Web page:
Monday, August 23, 2010

Now Can We Call Keynesian Economics Failed? OK, How About Now?

We watched. We waited. We watched and waited some more.

We heard explanations, theories and grand assumptions.

We watched others offer up alternatives, then we watched and waited again.

Still nothing.

Our economy is faltering, straining under the weight of rosy predictions and mysterious economic language used by those who embrace Keynesian economic theory. Nearly every traditional metric of growth has remained stagnant or is showing a decline. Even the newly created metric of "jobs created or saved" isn't doing so well these days, which may account for the fact that it's hardly mentioned.

So, when are we going to declare Keynesianism a failure?

Let's hop in the Wayback Machine and recall our elementary science classes, particularly the definition of the "Scientific Method":

The principles and empirical processes of discovery and demonstration considered characteristic of or necessary for scientific investigation, generally involving the observation of phenomena, the formulation of a hypothesis concerning the phenomena, experimentation to demonstrate the truth or falseness of the hypothesis, and a conclusion that validates or modifies the hypothesis.

1. Observation

2. Formation of a hypothesis.

3. Experimentation

4. Conclusion - is the theory valid or not?

We've had enough time for all these things to occur, so let's take a look at the results, shall we? We'll begin our timeline with the Democrat takeover of Congress in January of 2007. We'll even use a chart.

I use this chart because there are some misguided people out there who still think our fiscal problems are a result of the Iraq war (ie: Bush's fault) like James Carville, Joseph Stiglitz, and Christopher Hayes. As we can see, even with war funding added the Iraq war didn't cause our problems.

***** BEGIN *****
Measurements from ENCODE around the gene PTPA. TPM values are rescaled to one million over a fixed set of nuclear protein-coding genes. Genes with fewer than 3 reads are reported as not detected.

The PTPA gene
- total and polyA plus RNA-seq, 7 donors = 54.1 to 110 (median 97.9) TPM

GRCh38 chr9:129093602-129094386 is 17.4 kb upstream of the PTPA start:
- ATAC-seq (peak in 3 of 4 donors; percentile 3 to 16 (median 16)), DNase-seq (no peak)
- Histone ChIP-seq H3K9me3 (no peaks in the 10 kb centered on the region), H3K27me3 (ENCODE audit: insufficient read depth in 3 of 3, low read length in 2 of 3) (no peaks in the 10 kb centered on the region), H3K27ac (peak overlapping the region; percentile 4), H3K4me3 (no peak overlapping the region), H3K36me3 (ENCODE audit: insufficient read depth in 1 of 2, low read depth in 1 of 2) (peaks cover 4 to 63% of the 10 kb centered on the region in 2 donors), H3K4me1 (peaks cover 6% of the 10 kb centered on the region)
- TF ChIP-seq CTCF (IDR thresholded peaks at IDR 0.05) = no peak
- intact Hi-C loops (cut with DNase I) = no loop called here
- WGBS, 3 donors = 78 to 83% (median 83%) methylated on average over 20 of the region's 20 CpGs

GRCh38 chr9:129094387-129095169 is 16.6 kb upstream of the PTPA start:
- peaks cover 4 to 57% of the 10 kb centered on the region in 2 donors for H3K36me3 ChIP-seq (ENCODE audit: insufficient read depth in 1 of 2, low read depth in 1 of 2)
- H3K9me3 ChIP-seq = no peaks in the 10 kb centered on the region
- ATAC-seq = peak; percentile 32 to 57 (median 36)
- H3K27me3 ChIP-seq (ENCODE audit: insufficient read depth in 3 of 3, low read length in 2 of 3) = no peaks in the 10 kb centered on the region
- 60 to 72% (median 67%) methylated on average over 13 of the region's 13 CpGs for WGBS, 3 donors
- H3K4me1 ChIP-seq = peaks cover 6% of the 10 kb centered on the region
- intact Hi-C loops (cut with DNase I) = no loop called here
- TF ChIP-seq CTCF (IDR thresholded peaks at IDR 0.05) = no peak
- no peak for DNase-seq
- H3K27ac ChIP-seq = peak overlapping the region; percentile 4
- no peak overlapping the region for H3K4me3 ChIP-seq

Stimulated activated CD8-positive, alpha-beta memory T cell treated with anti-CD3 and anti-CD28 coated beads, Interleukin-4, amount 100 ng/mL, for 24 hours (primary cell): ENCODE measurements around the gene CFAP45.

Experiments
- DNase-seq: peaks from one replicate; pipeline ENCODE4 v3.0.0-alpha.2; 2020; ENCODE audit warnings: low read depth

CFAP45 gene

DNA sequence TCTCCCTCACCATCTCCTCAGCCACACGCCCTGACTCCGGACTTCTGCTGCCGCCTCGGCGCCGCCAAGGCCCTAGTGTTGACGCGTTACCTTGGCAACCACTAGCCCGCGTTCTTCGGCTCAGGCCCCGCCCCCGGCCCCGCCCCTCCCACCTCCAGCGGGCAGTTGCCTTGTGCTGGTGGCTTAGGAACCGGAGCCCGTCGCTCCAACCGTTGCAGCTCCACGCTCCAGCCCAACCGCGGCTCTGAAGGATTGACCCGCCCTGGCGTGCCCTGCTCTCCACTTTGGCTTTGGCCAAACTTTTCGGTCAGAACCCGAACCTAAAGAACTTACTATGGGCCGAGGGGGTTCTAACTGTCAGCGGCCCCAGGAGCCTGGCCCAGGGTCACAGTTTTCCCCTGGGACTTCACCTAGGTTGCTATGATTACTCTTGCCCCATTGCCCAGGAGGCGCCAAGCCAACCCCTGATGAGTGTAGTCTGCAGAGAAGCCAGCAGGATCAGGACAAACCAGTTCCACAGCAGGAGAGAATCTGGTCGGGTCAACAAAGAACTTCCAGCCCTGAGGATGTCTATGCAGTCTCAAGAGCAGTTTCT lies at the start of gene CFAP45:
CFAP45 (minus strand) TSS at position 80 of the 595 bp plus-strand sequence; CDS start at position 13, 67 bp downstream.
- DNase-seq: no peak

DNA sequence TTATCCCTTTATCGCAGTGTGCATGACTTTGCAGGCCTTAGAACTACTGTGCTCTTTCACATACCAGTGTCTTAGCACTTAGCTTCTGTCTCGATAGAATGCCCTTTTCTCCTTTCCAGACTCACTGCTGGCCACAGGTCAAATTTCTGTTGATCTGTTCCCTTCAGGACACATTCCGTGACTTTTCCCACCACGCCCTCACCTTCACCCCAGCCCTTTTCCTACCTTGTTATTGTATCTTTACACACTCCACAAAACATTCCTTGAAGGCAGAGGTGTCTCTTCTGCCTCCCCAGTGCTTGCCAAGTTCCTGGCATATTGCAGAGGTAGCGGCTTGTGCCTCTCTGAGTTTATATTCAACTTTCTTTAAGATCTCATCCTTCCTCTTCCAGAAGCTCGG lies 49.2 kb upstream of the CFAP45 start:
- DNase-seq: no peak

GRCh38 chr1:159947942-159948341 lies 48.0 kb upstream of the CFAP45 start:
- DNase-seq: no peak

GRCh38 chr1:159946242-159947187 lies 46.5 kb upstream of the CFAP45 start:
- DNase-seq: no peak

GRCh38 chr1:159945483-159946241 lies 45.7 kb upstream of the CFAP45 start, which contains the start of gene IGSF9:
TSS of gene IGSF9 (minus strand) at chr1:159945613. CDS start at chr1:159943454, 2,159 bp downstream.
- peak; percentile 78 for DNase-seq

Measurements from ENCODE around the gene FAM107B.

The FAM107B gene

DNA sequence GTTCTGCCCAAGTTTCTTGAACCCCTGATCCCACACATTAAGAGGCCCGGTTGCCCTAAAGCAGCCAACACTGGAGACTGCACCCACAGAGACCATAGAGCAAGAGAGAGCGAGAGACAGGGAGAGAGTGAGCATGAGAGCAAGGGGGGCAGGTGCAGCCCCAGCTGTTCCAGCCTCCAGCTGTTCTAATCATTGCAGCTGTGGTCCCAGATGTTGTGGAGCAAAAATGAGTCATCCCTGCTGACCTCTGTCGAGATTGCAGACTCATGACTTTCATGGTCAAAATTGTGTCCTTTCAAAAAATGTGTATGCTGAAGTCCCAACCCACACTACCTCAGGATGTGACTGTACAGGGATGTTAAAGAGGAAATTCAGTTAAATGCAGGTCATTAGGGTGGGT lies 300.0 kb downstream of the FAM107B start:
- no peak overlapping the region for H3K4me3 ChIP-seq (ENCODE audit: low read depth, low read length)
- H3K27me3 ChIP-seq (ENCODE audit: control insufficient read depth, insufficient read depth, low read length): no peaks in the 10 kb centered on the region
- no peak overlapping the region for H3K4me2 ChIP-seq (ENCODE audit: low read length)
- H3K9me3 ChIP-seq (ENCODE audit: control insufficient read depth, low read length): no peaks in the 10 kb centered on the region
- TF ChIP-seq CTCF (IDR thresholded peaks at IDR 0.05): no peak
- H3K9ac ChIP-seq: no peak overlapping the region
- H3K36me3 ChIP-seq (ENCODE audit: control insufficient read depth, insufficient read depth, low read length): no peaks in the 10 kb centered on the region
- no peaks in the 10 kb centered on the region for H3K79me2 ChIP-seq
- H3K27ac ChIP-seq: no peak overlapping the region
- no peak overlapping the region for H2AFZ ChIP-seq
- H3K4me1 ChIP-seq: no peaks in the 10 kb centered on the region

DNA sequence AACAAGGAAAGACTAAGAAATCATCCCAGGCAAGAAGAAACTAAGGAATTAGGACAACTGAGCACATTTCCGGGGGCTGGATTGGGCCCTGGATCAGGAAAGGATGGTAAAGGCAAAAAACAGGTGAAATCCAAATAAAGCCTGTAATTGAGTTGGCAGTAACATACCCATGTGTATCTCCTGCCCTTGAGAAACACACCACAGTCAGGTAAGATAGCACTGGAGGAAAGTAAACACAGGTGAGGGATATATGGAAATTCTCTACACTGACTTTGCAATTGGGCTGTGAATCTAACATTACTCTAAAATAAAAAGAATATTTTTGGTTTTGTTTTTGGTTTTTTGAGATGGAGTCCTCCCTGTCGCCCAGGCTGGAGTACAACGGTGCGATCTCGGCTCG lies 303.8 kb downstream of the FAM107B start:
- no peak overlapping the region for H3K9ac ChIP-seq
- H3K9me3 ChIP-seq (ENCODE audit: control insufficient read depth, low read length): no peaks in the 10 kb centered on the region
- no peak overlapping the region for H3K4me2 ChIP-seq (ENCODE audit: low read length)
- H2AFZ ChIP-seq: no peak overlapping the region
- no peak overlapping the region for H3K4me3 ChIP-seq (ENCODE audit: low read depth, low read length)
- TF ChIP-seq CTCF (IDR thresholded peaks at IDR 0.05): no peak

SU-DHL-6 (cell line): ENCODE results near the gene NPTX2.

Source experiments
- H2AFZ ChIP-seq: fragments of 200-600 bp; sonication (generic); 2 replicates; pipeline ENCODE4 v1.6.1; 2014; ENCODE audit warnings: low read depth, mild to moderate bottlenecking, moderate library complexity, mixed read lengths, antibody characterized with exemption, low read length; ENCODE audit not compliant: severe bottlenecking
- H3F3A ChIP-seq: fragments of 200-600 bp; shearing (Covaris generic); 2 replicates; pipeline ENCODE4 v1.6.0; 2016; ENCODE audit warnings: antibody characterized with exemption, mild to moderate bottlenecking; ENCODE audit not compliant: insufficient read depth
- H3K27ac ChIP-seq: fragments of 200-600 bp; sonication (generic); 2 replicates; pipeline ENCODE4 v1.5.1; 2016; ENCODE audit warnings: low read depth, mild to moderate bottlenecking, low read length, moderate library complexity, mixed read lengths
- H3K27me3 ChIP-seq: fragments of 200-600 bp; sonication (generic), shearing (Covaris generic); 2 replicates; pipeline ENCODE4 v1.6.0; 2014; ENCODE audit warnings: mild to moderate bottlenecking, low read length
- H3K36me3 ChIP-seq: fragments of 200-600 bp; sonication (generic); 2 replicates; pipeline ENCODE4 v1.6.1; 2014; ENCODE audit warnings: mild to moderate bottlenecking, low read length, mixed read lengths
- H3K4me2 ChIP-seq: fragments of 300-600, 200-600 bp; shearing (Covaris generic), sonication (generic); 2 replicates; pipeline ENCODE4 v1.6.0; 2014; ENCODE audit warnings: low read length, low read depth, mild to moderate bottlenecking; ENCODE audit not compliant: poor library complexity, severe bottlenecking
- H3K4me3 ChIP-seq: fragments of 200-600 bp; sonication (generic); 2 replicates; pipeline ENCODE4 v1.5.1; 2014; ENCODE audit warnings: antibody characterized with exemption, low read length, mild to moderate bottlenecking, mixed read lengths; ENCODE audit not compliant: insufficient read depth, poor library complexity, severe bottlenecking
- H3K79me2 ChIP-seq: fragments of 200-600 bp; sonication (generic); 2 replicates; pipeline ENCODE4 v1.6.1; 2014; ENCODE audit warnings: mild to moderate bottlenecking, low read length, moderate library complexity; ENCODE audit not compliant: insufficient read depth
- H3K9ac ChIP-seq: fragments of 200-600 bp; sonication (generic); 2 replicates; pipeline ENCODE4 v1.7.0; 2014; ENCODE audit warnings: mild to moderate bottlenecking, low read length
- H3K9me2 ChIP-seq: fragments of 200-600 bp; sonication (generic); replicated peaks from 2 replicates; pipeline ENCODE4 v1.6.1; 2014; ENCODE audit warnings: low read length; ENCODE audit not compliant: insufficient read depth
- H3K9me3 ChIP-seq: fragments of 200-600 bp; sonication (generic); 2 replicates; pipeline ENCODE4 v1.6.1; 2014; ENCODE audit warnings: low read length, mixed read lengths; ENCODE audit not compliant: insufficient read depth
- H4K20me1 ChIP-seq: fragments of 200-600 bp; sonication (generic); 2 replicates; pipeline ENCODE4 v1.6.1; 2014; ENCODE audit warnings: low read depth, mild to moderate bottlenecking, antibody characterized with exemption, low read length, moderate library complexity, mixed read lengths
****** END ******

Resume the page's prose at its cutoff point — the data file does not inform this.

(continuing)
What we can see from the chart is the dramatic rise in deficit spending after the Democrats retook Congress. Coincidence? Perhaps not.

The bulk of the argument for Keynesian theory is the "multiplier effect", where government spending results in a multiplication of the money spent.

Let's take a look at how this works. In order to sell his Stimulus plan, President Obama cites this factor.
The administration's talking about spending almost a trillion dollars. It's hoping that'll generate $1.6 trillion throughout the economy.
If this worked, shouldn't we be seeing the result in the form of improved economic numbers? In increased tax revenue? In reduced unemployment figures? If this theory were valid, wouldn't we know by now? Here's the question I always ask: "Does this work when I balance my checkbook?"

With each new report, we receive more indications to the contrary. Unemployment numbers rise "unexpectedly" to near record highs. Tax revenue is down along with business activity. Consumer confidence is nearing record lows.

It would appear that after nearly two years of experimentation and observation, we can reach a conclusion: Keynesianism is a failure. Massive spending by Washington hasn't worked and the numbers prove it. But finding someone to accurately report this fact is proving difficult. In fact, back when the economy was roaring along, two nearly identical economic reports were treated very differently by the press.

So, now what do we do?

Howsabout we get back to basics.

Let's start with a pencil...

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